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"The Baby Calmer", another new Certified HUG Teacher from Australia!

Anne Thistleton, aka “The Baby Calmer,” lives in Brisbane, Australia. She is in private practice as an infant/early years counselor and specializes in providing clinical and in-home parenting support and education.  Parents seek Anne’s help with issues ranging from bonding concerns, birth trauma, postnatal depression, infant crying and sleep difficulties, to parental stress and anxiety, family conflicts, etc. Anne is also a qualified Sandplay Therapist, Primary School Teacher, Mediator, and Infant Massage Instructor.

Anne has begun incorporating HUG Your Baby techniques into her in-home work with young families. Today she shares a story of using The HUG with Katrina and her eight-week-old daughter.

Katrina's eight-week-old baby was described, early on, as "unsettled." As an infant the new family member cried often, and the whole family struggled with sleep issues. Katrina frequently turned to her husband to care for her baby. She worried that the baby's distress, inability to sleep, and frequent turning away from her meant that her baby didn't love her. Understandably, Katrina felt anxious, and worried that she was not a good mother. With her husband taking over most of the care of the baby, Katrina sank deeper into postnatal depression.

Anne visited Katrina and her baby in their home and walked her through the HUG Your Baby "Zones and SOSs". Then together, over the next hour or so, they observed Katrina's baby's secret body language and noted each time she would "space out," "switch off," or "shut down." Learning to distinguish the three Zones helped this young mother become more able to gauge the intensity of her interactions with her baby and to know when to reduce the level of stimulation.

When Anne helped Katrina observe her baby assuming the fencing position, the young mother remarked, "Oh look, she has already started to calm herself down." Katrina began to talk to her baby and encouraged her to do what she needed to do in order to regulate herself, assuring her that she would stay right there with her and pay attention to what she was trying to “say.”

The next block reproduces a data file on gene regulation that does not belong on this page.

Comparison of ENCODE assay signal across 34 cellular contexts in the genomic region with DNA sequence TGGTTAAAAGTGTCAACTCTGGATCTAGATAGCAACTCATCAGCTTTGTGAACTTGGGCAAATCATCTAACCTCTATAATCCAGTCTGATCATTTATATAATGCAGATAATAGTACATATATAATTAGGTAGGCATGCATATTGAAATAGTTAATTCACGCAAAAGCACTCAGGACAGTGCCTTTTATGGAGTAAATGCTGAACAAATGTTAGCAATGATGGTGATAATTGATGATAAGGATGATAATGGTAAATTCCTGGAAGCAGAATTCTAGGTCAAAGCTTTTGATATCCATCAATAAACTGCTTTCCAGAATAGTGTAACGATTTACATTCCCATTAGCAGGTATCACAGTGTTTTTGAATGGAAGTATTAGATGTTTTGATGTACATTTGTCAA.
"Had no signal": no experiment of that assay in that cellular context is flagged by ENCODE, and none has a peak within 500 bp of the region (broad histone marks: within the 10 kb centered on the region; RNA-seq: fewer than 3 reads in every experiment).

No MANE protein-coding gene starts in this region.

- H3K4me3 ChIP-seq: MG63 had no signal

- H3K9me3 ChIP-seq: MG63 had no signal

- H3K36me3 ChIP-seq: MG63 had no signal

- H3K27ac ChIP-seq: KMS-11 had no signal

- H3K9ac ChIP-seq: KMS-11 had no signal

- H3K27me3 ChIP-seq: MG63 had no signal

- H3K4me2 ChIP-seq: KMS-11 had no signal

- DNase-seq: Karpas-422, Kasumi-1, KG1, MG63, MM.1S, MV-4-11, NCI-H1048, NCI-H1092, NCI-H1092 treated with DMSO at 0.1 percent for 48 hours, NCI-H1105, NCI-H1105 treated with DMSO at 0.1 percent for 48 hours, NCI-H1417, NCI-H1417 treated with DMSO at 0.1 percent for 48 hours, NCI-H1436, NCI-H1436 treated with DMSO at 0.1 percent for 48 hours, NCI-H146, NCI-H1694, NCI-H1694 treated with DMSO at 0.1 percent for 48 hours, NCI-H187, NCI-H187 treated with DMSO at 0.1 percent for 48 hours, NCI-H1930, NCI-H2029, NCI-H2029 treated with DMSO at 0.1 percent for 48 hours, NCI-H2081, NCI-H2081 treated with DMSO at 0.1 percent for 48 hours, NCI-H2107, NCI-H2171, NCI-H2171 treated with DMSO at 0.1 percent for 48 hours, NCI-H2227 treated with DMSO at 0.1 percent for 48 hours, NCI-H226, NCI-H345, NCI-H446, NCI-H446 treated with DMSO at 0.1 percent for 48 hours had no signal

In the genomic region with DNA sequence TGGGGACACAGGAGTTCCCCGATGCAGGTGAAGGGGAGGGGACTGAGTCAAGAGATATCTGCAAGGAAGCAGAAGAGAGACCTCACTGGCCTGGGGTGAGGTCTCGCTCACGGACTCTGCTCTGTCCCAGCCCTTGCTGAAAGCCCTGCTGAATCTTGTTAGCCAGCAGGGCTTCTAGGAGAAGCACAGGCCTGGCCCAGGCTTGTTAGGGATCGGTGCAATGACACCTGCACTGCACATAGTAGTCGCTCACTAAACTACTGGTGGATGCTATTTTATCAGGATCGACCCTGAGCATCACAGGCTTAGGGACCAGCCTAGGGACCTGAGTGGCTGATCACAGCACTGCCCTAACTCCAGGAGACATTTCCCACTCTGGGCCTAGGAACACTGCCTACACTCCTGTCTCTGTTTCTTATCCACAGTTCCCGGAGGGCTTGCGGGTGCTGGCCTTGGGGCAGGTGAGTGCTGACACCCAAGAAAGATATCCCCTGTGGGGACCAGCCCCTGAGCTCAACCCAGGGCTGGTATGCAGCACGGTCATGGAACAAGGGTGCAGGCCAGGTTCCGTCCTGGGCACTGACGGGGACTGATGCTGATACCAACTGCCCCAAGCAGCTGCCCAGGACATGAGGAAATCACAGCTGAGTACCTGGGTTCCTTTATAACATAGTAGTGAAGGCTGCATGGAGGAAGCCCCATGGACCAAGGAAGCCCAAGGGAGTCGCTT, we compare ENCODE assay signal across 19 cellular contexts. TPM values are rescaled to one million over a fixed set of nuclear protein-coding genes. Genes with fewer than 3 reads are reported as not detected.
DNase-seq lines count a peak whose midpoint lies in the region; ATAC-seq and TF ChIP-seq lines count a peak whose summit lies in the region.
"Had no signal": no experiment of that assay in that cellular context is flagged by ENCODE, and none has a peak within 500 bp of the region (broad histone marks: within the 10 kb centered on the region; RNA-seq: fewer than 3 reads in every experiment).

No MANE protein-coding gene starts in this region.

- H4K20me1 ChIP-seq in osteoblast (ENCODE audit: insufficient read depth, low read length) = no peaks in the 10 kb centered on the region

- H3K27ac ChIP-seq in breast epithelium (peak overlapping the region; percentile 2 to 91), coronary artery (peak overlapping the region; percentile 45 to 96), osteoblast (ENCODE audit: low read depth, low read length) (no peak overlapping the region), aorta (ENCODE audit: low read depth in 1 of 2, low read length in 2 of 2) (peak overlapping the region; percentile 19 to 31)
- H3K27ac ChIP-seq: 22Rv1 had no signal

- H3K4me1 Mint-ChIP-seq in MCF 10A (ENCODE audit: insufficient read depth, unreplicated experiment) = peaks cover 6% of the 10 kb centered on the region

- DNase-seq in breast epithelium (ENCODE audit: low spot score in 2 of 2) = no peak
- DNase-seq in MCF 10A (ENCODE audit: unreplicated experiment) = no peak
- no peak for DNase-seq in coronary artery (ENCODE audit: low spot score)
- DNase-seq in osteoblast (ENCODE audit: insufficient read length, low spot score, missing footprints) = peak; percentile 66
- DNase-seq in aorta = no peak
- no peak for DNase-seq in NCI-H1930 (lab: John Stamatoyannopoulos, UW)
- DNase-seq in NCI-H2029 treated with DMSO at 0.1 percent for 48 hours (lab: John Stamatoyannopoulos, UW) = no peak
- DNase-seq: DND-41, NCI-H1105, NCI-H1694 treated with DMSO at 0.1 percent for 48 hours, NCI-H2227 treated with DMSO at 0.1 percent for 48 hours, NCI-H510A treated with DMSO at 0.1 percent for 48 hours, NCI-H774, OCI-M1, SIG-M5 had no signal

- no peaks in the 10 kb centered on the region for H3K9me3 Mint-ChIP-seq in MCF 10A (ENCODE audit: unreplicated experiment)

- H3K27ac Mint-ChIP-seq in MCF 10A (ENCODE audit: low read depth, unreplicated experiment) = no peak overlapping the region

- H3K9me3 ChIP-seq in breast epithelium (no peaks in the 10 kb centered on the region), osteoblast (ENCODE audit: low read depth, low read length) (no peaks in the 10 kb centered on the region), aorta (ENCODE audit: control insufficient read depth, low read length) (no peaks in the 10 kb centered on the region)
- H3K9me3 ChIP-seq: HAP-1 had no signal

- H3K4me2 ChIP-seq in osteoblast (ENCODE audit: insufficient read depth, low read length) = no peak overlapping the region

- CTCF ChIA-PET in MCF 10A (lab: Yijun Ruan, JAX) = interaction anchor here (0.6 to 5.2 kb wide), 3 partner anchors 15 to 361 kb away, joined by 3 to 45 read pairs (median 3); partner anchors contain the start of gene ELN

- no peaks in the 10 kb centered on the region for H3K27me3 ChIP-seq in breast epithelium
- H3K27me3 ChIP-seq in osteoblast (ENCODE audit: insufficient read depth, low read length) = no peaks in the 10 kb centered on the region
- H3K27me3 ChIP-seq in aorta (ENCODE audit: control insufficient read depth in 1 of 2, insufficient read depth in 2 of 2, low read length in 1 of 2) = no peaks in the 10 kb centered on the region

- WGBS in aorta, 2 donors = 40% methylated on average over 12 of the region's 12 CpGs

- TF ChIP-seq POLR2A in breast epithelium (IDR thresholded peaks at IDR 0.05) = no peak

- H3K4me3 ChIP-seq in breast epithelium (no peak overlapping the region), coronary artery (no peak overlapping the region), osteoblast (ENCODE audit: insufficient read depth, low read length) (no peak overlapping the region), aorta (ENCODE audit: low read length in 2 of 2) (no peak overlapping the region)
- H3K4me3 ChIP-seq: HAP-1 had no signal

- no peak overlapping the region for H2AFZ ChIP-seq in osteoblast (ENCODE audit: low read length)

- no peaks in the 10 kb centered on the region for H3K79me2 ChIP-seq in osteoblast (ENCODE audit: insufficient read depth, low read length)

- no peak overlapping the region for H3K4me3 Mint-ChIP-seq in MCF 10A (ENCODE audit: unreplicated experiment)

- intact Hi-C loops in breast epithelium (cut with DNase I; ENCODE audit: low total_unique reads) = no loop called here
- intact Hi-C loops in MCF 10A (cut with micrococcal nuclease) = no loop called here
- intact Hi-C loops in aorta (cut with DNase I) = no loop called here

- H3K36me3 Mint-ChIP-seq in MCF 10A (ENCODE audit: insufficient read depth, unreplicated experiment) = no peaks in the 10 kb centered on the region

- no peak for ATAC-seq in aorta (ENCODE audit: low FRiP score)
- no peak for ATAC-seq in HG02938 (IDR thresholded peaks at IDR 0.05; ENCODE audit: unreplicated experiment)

After vocalizing and playing for a while, the baby turned her head away from her mother. Katrina noticed and spoke to her baby, "I used to think that you would look away because you didn't like me.  But now I understand that you just need time to 'regulate your system' so that we can keep playing together!" Katrina's baby turned her head back to her mother and gave her a cheeky smile. 

When it seemed as though the baby was getting sleepy, Katrina wondered, "Is she ‘shutting down’ or going to sleep?" Anne suggested that they watch the baby for a few minutes before putting her immediately in her bassinet. To Katrina’s surprise, in a matter of minutes the baby was wide-eyed-and-bushy-tailed again! Katrina explained that, in the past, she would have experienced this behavior as a failure in her ability to help her baby get to sleep. This time, mother was fully prepared to postpone putting the baby to sleep. 

When it DID become time for sleep, Katrina gently rocked her baby to sleep in her arms and then placed her in the bassinet. But when the baby cried again, Katrina picked her back up and held her close. This mother explained that in the past she would have thought that this crying meant her baby was angry at her, and would rather be alone in her bassinet. However, Katrina was now able to understand that her baby needed to “reboot” a little before she could calmly re-enter the "Resting Zone". The crying soon eased, and the baby drifted off to sleep in her mother's arms.

This time, Katrina was able to transfer her daughter successfully to the bassinet, position her comfortably, and softly stroke her body as she shifted into deeper sleep. Katrina now understood about active sleep as well. When her daughter moved back into her light sleep with some wiggling, eye movement and vocalizing, Katrina comforted her without picking her up—and then, for the first time in eight weeks, her baby slept for a total of over two hours!    

Katrina explained that in the past she would have picked up her baby from this light sleep—and then spent the next few hours pacing up and down the hallway, bouncing her baby frantically, and desperately trying to help her back to sleep. "I'm surprised how much better this is," she continued. "I can't wait for her to be ready to wake up so that we can practice this together, all over again"!

Learning to understanding the HUG Your Baby "Zones", "SOSs", and sleep strategies reduced Katrina's stress and anxiety, increased her confidence as a mum, and restored her responsiveness to her new baby. At last, Katrina began to experience the joy of bonding with her baby.